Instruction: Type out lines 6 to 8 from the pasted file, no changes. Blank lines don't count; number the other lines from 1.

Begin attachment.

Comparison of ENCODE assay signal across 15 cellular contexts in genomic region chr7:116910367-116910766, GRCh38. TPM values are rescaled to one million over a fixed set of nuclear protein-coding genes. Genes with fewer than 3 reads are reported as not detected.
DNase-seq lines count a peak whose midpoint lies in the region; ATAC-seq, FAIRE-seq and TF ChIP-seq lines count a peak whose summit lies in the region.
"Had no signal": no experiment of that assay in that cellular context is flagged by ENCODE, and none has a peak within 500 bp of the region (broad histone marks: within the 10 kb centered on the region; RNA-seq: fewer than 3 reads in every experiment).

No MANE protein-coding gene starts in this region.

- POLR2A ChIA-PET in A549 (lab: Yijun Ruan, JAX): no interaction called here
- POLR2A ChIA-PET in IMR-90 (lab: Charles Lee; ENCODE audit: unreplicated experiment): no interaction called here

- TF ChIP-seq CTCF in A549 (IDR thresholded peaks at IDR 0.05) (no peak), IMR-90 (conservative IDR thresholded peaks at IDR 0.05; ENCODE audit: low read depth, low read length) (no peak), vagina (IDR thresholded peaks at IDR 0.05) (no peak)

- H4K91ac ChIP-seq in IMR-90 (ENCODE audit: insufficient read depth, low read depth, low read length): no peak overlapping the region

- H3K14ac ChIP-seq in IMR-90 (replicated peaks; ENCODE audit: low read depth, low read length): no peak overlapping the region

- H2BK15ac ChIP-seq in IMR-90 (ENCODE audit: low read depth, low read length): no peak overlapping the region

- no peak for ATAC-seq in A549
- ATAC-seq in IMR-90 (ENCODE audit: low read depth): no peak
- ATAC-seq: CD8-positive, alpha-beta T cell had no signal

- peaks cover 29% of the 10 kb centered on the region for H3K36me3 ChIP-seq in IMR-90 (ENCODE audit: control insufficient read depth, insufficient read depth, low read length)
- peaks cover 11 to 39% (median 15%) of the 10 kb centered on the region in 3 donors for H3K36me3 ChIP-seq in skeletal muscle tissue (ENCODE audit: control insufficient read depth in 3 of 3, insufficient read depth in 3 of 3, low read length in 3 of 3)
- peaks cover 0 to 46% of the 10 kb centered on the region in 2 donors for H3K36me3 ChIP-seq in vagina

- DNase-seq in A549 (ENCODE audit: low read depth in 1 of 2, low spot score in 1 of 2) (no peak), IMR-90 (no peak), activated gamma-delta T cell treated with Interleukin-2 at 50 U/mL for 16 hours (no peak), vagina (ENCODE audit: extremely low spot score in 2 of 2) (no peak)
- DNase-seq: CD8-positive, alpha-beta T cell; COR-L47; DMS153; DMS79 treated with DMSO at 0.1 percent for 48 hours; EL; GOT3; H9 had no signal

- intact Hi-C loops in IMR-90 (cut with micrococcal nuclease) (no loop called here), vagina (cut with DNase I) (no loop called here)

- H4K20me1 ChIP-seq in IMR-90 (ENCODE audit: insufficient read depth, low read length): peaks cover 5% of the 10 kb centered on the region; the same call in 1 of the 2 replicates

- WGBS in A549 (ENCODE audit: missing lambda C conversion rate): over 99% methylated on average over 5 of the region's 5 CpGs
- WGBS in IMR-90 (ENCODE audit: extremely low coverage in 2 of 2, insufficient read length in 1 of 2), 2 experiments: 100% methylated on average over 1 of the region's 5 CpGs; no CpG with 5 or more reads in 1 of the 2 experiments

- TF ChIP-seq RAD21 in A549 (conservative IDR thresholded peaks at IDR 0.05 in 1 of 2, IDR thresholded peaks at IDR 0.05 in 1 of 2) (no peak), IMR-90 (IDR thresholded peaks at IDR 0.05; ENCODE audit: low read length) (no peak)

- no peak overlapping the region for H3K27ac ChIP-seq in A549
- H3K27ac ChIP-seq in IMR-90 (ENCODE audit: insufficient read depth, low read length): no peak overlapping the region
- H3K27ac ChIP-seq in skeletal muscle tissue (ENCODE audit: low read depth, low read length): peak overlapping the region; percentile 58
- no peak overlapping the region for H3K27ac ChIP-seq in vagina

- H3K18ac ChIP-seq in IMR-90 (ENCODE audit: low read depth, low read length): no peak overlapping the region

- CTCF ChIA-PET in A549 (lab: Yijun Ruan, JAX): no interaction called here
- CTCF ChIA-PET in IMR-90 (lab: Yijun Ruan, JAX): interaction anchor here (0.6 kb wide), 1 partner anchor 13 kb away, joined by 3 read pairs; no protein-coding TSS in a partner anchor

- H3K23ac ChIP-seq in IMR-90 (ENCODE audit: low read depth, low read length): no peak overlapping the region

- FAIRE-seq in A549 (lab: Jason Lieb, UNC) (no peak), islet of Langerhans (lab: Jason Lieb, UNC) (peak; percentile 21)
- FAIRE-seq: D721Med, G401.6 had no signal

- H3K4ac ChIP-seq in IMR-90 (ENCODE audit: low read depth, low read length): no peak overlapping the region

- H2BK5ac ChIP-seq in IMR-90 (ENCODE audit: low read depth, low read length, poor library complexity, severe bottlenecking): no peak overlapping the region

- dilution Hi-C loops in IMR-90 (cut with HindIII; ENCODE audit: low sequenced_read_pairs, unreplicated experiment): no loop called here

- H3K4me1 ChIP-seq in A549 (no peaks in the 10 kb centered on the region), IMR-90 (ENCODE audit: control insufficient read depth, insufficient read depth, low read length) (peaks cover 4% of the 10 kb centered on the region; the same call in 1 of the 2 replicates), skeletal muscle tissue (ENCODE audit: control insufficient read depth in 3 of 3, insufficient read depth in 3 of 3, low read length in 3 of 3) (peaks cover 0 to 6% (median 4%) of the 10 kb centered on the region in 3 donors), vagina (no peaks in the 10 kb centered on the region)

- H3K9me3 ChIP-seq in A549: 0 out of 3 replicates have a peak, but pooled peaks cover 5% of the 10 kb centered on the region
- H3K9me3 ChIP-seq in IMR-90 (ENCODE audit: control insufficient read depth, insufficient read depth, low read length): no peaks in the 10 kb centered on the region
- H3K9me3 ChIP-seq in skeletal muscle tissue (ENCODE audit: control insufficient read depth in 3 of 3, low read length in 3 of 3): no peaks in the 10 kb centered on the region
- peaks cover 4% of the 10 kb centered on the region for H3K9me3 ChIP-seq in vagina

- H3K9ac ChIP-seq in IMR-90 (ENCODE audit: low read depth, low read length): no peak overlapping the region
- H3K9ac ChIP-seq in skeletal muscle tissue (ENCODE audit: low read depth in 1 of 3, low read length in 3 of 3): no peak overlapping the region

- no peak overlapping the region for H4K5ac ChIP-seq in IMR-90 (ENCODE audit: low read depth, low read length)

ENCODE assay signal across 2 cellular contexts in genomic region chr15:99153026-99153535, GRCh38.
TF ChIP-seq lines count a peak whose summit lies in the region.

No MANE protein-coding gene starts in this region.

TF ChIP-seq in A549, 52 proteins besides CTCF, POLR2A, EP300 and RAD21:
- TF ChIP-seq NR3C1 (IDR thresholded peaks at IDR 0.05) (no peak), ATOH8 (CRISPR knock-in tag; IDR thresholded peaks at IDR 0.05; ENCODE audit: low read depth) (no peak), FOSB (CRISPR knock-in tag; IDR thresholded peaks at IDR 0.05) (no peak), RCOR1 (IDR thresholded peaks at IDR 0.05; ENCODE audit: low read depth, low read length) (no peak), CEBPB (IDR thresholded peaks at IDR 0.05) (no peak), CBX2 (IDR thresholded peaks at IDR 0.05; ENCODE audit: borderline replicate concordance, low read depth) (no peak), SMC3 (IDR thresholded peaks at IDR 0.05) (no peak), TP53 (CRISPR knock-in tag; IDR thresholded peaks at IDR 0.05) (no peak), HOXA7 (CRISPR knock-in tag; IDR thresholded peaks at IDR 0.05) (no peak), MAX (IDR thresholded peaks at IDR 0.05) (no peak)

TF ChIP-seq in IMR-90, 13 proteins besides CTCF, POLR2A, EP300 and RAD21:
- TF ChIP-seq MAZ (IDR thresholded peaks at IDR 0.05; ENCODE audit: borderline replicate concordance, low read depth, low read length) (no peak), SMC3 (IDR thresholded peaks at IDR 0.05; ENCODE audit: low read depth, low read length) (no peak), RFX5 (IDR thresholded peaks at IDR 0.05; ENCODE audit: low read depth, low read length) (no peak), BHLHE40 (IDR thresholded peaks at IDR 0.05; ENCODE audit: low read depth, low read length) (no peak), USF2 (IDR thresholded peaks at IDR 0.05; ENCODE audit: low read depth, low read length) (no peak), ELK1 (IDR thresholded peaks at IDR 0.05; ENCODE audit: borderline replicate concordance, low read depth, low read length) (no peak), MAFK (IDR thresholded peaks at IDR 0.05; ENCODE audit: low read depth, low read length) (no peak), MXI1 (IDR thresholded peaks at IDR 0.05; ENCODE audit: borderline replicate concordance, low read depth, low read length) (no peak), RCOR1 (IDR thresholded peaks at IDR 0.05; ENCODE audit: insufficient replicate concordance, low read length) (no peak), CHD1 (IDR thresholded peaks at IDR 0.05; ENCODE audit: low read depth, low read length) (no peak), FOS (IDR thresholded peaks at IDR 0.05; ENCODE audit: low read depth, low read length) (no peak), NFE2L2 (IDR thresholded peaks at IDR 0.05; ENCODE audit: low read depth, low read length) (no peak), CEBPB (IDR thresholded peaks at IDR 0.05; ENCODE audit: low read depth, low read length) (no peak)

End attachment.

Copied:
- POLR2A ChIA-PET in IMR-90 (lab: Charles Lee; ENCODE audit: unreplicated experiment): no interaction called here

- TF ChIP-seq CTCF in A549 (IDR thresholded peaks at IDR 0.05) (no peak), IMR-90 (conservative IDR thresholded peaks at IDR 0.05; ENCODE audit: low read depth, low read length) (no peak), vagina (IDR thresholded peaks at IDR 0.05) (no peak)

- H4K91ac ChIP-seq in IMR-90 (ENCODE audit: insufficient read depth, low read depth, low read length): no peak overlapping the region